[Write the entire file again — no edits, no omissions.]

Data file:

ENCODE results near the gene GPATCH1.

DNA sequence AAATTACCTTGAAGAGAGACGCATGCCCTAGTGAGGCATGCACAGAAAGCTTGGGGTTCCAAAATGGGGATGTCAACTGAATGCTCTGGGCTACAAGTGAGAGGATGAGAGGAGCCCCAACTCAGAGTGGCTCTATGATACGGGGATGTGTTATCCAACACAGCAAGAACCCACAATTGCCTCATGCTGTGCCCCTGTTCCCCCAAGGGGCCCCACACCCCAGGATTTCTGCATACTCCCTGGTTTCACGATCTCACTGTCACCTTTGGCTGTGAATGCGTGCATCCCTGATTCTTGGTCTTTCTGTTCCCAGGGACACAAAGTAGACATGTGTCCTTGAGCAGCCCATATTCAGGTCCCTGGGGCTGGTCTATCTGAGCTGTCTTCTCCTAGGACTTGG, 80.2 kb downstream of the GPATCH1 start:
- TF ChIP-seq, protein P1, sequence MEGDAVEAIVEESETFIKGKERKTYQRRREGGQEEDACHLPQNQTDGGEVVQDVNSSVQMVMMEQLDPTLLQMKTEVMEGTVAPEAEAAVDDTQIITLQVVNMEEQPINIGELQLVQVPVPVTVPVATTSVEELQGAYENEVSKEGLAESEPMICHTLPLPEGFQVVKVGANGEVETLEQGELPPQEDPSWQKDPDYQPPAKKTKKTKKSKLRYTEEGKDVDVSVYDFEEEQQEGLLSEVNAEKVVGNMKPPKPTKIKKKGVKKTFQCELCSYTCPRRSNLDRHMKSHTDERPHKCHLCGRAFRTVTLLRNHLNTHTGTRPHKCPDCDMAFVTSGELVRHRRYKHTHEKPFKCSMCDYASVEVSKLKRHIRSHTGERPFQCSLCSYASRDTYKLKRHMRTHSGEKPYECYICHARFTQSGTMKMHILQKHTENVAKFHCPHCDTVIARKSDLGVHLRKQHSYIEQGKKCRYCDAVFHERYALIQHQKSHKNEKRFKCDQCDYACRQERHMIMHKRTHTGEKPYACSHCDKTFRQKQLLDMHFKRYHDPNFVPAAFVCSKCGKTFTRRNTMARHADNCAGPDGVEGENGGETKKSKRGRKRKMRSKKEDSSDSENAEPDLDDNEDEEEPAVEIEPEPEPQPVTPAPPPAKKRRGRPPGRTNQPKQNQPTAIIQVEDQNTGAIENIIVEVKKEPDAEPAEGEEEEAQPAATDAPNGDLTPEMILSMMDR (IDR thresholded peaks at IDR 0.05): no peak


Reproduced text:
ENCODE results near the gene GPATCH1.

DNA sequence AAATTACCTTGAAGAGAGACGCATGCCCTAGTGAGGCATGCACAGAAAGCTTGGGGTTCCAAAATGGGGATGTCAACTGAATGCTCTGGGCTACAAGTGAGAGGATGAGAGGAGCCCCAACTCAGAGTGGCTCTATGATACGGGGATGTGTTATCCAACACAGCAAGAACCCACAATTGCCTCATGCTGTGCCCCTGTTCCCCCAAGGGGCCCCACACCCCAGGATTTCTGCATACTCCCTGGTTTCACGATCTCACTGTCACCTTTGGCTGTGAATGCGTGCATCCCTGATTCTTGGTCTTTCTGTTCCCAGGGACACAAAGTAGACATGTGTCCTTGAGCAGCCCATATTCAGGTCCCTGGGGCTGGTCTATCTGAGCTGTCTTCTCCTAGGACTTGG, 80.2 kb downstream of the GPATCH1 start:
- TF ChIP-seq, protein P1, sequence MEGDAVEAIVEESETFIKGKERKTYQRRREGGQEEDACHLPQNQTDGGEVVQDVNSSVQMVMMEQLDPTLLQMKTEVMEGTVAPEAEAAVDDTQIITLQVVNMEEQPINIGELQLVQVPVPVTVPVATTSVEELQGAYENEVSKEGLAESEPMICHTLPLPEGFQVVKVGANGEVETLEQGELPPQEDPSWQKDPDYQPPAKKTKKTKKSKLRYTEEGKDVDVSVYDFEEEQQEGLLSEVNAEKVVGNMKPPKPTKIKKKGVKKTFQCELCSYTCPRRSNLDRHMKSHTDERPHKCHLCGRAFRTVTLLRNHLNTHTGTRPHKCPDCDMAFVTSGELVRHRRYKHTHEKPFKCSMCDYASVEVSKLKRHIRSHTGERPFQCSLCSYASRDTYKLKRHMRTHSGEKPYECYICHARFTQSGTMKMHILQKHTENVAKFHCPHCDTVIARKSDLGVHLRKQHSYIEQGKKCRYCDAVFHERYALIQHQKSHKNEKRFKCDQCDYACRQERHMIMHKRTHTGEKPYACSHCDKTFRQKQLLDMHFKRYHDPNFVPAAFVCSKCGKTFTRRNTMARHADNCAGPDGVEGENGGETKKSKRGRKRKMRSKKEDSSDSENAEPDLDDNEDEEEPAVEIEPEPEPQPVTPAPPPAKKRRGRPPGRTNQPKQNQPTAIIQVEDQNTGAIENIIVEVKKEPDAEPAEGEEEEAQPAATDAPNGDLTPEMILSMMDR (IDR thresholded peaks at IDR 0.05): no peak